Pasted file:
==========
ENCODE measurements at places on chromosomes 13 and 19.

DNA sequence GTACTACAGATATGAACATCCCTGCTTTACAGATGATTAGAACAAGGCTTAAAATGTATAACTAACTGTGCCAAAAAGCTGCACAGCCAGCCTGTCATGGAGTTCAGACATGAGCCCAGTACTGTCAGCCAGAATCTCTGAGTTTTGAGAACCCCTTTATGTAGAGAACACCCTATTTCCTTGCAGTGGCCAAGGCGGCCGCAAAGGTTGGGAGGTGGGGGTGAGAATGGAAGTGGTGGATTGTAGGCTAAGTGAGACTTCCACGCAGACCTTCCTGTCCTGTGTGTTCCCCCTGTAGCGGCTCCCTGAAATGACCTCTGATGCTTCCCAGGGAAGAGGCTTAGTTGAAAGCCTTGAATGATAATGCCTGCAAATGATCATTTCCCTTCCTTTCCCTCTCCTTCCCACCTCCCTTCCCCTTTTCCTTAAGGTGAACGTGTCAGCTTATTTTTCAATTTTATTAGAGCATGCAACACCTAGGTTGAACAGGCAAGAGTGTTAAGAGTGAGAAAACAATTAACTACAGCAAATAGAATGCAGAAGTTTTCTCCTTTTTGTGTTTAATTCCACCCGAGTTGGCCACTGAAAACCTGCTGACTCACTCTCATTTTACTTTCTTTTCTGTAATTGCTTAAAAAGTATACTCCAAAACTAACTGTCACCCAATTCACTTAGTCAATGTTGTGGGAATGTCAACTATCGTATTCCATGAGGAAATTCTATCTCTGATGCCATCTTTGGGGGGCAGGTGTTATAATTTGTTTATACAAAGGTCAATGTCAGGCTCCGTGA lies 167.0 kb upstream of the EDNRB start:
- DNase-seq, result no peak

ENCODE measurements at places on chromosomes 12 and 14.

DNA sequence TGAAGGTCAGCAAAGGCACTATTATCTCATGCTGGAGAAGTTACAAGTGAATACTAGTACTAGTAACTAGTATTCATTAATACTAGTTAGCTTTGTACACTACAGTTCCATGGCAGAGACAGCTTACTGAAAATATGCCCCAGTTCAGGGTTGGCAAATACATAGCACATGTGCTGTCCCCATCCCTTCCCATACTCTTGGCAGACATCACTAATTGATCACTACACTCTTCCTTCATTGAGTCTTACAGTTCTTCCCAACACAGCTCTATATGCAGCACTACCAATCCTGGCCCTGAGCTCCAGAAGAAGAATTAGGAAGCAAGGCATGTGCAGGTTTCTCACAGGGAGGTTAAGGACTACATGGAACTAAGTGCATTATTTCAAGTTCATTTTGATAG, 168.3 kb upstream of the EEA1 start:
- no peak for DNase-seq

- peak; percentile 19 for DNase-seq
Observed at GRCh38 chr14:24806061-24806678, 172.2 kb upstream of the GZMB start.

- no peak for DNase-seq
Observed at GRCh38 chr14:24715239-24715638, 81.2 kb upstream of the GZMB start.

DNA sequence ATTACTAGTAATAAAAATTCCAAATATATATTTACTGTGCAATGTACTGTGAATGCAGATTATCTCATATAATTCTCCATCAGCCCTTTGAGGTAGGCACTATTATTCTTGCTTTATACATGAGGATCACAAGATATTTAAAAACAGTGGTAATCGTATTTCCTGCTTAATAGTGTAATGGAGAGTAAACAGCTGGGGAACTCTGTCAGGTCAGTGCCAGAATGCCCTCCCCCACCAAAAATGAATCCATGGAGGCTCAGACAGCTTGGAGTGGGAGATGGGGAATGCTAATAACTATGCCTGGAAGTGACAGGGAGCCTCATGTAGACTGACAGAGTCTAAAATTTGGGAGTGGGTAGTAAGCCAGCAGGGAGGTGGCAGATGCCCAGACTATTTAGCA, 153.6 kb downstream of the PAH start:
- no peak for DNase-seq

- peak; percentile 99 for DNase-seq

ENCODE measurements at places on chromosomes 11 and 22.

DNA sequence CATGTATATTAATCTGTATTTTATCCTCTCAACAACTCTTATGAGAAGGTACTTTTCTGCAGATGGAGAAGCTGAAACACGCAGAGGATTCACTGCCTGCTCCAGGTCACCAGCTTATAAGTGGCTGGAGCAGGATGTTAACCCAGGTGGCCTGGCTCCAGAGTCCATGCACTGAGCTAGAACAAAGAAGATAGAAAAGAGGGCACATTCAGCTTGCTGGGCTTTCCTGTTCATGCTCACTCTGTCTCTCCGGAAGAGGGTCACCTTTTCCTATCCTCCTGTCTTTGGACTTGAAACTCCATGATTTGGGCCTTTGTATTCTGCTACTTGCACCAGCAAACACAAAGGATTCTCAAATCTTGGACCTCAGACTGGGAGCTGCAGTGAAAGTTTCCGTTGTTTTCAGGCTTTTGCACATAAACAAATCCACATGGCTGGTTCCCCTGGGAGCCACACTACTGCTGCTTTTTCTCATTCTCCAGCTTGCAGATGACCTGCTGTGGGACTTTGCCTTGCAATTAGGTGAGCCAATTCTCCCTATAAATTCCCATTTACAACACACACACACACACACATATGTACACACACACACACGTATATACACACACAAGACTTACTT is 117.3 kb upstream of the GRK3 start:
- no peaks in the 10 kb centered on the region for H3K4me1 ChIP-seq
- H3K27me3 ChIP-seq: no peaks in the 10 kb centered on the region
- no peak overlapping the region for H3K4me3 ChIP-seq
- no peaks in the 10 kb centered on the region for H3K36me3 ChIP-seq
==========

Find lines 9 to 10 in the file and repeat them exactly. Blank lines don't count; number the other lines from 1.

- no peak for DNase-seq
Observed at GRCh38 chr14:24715239-24715638, 81.2 kb upstream of the GZMB start.